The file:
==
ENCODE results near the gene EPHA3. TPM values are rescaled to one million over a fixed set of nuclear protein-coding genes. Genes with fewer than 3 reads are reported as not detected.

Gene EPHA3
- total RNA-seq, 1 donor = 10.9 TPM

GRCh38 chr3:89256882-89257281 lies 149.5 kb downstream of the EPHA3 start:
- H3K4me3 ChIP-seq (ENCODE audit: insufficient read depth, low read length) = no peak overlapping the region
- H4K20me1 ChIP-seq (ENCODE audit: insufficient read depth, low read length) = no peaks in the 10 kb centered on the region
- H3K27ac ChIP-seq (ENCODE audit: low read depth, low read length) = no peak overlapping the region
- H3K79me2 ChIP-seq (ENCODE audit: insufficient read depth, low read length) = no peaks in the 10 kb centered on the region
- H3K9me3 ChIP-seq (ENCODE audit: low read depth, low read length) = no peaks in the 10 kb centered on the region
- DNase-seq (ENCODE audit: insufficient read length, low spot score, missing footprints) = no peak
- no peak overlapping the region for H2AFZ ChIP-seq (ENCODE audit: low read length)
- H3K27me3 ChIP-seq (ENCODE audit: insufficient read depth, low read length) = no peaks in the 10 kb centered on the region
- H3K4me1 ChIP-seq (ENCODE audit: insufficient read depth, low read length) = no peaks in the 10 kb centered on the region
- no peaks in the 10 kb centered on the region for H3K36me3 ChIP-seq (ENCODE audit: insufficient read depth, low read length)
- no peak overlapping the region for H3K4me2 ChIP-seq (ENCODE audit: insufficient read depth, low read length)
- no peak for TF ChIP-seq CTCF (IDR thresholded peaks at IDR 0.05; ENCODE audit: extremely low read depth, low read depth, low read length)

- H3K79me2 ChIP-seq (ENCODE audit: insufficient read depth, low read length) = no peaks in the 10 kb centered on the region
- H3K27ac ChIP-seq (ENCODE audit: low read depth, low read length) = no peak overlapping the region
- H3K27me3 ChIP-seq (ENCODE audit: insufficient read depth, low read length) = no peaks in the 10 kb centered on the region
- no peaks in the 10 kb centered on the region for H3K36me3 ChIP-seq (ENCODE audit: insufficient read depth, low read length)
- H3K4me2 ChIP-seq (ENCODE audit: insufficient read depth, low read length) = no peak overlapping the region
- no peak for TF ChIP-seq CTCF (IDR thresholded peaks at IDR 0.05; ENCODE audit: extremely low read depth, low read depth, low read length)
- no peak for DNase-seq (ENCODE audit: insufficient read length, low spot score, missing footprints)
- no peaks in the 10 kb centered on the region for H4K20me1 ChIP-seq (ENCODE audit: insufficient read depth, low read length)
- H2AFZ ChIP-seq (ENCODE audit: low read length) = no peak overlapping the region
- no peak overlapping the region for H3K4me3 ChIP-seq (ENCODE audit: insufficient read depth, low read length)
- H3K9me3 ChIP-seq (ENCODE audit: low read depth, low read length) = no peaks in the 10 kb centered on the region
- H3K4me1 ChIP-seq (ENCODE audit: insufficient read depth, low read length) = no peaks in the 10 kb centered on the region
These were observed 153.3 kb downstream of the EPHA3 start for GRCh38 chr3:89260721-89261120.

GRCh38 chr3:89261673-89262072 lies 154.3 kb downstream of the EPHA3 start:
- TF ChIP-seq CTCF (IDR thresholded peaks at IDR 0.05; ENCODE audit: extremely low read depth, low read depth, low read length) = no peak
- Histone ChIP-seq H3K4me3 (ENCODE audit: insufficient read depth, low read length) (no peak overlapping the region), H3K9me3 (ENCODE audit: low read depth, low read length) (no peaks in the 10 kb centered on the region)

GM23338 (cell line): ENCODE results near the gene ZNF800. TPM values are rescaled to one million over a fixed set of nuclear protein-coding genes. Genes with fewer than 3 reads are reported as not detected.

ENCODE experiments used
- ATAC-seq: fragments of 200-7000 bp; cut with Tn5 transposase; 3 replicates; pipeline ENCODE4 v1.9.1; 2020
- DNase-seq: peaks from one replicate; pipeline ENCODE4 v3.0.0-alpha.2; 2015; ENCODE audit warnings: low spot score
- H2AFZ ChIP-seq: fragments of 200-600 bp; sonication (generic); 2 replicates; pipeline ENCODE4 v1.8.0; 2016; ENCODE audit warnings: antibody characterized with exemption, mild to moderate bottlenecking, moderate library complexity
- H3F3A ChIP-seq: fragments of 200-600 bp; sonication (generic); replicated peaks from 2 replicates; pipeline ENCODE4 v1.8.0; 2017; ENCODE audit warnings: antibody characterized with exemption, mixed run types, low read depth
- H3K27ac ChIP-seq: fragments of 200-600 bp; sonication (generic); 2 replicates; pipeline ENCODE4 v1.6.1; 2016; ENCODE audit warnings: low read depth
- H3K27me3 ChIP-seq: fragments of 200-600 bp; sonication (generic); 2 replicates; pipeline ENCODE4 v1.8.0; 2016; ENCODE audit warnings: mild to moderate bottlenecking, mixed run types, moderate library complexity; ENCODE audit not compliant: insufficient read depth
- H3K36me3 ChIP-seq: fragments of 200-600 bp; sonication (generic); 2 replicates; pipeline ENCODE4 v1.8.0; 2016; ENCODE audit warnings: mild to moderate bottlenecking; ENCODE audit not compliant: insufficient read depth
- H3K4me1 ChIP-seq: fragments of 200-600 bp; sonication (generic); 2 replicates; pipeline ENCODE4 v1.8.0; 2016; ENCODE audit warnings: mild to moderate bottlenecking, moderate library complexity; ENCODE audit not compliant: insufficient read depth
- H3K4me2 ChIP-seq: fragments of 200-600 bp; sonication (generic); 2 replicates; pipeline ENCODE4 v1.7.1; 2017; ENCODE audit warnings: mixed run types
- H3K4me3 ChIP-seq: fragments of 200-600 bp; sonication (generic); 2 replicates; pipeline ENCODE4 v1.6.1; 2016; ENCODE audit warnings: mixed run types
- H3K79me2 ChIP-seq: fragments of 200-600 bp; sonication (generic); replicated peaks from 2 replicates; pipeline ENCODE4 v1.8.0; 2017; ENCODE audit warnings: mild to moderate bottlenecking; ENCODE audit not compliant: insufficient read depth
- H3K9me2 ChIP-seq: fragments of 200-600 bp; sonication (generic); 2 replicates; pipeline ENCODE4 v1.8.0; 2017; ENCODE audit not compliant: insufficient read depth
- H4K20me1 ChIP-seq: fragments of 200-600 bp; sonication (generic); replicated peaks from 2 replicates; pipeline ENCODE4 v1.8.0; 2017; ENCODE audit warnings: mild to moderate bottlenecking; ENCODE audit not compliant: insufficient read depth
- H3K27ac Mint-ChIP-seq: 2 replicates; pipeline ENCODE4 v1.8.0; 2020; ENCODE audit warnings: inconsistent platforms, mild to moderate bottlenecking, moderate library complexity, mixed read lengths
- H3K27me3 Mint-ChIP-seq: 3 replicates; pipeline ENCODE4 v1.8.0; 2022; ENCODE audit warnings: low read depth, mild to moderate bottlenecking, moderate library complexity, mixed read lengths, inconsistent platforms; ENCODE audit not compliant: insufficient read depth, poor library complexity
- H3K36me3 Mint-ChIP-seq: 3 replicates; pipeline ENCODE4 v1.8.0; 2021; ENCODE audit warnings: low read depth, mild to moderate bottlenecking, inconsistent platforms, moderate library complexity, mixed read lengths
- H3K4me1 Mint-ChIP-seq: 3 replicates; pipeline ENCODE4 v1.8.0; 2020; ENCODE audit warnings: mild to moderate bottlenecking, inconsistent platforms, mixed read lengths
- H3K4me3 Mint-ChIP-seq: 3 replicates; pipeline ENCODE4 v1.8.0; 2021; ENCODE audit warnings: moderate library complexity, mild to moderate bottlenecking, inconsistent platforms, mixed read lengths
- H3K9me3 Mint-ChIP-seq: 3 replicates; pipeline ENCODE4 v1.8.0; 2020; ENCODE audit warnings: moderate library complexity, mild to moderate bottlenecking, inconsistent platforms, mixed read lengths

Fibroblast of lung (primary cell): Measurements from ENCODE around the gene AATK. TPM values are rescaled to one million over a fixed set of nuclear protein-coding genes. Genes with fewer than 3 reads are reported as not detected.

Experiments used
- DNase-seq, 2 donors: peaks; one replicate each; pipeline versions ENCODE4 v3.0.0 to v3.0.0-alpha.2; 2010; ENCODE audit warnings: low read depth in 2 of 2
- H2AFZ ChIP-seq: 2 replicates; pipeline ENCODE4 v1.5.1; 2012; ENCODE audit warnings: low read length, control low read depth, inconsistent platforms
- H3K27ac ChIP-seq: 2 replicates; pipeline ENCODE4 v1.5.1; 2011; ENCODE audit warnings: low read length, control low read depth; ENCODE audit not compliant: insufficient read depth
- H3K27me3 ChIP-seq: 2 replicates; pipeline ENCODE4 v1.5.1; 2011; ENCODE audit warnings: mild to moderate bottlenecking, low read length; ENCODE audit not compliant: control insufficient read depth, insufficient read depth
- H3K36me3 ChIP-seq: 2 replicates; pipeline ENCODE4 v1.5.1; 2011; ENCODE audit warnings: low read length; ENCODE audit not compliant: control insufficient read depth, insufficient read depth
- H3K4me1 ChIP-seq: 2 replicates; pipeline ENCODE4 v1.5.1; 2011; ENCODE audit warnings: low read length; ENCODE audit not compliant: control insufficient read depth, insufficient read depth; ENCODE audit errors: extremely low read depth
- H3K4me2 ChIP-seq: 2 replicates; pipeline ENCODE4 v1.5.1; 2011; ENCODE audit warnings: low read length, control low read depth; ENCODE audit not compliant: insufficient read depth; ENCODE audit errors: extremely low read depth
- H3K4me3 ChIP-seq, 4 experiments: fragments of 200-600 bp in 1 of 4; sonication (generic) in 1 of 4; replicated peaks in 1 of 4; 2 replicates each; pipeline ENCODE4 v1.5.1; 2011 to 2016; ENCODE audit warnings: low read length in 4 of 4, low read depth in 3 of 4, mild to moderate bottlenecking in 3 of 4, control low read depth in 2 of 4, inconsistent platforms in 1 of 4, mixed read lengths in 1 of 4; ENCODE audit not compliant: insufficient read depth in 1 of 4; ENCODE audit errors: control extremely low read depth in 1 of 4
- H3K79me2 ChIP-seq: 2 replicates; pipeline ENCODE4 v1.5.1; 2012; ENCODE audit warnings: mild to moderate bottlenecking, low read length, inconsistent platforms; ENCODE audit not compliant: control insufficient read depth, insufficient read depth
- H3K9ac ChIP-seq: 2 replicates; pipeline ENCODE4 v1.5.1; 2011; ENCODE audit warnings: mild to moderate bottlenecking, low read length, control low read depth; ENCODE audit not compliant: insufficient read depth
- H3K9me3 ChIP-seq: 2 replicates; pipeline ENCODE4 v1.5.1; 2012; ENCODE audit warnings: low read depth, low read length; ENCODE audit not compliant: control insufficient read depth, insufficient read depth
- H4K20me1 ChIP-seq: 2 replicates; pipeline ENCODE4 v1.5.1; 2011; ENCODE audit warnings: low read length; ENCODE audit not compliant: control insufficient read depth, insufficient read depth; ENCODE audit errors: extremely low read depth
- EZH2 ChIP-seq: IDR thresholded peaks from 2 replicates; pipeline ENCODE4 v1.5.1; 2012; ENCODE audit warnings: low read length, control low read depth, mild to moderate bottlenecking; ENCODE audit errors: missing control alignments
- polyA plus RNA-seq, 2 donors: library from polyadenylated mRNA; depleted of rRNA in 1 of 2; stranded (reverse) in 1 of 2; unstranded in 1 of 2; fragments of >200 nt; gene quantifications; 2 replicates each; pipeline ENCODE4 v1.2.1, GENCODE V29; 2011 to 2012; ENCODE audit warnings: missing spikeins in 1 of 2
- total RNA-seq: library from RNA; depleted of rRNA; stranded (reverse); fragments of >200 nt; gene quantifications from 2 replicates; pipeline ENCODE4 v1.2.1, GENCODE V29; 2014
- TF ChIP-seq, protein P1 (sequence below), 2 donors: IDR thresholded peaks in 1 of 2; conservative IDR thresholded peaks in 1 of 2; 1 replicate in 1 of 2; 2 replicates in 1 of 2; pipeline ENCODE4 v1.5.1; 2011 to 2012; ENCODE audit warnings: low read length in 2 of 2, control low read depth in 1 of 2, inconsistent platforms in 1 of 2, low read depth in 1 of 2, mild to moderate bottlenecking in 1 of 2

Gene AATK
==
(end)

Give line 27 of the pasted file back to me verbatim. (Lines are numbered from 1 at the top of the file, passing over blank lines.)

- H3K9me3 ChIP-seq (ENCODE audit: low read depth, low read length) = no peaks in the 10 kb centered on the region